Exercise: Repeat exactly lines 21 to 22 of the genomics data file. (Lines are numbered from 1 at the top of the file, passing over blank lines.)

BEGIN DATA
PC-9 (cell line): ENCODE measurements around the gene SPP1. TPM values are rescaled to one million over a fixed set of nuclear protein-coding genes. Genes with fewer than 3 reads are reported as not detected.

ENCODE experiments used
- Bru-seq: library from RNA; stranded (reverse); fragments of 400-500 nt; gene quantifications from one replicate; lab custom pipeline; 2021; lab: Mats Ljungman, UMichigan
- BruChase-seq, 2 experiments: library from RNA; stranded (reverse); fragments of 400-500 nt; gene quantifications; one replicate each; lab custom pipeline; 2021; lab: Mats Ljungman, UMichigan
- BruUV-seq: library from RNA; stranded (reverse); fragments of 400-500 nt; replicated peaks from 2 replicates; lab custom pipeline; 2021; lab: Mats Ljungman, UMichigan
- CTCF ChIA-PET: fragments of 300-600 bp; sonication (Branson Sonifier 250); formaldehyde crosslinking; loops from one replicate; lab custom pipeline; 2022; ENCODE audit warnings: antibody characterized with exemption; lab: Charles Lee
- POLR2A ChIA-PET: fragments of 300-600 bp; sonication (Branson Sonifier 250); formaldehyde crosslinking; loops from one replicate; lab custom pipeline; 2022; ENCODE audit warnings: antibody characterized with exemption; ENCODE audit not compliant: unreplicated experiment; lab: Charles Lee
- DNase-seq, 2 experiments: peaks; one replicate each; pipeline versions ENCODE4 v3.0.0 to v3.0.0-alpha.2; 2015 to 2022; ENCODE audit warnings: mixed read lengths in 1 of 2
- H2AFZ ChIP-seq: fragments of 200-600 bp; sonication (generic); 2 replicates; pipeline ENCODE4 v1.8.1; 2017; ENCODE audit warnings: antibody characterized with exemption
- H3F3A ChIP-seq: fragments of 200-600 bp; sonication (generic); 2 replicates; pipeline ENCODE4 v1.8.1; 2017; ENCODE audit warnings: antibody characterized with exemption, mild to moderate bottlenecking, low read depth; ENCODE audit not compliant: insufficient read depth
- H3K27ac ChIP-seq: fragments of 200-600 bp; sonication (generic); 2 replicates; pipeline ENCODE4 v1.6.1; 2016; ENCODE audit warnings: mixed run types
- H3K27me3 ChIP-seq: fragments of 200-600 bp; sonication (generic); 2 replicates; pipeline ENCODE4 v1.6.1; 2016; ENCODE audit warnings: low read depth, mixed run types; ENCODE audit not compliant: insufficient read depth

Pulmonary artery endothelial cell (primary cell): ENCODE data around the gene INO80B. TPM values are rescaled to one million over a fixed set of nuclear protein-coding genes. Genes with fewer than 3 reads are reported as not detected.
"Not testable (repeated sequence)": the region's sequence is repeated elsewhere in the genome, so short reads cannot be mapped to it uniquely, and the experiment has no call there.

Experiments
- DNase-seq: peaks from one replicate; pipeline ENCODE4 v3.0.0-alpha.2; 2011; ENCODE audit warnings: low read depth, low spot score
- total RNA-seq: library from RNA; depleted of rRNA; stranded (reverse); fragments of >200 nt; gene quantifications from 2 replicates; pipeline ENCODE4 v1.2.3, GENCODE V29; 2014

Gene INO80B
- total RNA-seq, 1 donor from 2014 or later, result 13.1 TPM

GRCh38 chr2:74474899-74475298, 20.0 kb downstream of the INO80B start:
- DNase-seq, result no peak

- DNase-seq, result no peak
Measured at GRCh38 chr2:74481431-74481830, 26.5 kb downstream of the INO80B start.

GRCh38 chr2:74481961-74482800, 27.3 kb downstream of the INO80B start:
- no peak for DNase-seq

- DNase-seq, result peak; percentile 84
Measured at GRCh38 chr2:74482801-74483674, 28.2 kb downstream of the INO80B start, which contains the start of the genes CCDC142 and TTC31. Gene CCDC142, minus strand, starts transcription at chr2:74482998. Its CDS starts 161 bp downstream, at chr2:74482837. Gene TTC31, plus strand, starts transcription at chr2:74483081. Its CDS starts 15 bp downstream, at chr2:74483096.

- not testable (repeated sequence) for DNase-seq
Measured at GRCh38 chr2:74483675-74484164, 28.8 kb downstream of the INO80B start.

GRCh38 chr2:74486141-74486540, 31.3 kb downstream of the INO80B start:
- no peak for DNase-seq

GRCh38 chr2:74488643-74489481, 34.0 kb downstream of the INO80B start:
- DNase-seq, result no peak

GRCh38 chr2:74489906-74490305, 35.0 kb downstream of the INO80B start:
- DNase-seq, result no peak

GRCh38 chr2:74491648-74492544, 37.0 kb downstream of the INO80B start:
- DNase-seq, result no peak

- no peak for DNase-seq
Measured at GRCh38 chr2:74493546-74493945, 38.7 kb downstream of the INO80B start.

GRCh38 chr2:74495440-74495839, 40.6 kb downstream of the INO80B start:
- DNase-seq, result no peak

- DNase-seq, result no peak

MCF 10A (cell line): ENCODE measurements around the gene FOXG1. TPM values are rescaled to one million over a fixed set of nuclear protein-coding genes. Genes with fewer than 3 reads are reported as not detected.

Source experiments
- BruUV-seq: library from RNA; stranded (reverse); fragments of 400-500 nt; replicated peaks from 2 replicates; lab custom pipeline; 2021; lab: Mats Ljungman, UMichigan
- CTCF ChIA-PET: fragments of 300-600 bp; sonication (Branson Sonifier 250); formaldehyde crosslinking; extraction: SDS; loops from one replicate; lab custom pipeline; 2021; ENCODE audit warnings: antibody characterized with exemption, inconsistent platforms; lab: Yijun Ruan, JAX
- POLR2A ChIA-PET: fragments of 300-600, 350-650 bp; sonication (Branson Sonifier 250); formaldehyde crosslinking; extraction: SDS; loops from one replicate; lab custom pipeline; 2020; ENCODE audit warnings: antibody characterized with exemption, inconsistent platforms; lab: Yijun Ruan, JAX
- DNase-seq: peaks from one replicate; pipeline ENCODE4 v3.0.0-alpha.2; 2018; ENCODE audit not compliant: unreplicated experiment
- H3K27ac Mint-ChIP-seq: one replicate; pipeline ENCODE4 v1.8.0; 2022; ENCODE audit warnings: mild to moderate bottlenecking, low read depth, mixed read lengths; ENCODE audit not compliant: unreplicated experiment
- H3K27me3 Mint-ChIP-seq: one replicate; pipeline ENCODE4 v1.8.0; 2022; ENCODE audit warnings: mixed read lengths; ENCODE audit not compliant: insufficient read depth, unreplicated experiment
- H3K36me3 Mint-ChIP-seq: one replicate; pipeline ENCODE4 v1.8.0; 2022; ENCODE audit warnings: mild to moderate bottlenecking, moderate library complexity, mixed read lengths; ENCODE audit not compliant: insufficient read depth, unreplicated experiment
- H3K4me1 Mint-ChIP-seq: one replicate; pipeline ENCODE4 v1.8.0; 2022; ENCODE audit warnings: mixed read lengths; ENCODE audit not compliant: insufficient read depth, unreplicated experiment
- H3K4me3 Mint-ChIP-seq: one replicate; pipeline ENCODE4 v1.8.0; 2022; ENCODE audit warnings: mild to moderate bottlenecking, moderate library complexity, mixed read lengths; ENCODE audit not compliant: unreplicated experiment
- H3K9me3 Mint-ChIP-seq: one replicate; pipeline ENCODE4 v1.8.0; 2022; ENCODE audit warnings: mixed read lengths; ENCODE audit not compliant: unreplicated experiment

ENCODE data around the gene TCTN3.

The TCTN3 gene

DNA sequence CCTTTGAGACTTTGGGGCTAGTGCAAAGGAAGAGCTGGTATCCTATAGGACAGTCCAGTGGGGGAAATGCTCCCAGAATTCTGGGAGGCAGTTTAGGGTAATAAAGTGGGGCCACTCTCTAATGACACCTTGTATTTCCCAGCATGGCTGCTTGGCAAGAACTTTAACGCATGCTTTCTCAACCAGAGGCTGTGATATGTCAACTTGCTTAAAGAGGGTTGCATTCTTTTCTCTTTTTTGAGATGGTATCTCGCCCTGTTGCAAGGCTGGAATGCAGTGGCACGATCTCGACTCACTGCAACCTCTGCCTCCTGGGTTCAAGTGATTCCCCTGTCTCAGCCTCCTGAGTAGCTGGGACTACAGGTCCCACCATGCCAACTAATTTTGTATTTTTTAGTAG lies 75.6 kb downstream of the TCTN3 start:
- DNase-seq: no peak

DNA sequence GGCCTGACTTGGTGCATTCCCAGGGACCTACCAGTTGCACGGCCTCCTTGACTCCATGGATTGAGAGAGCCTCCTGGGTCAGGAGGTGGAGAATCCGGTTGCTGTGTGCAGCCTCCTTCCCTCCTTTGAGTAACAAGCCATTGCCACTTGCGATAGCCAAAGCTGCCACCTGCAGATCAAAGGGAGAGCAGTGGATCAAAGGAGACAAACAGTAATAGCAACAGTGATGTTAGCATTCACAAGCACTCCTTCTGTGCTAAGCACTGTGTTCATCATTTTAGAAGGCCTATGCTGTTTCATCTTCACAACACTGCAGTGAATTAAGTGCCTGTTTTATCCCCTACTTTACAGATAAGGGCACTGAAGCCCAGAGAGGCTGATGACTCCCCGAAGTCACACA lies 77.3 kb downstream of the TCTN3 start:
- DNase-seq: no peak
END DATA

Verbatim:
- DNase-seq, result no peak

- DNase-seq, result no peak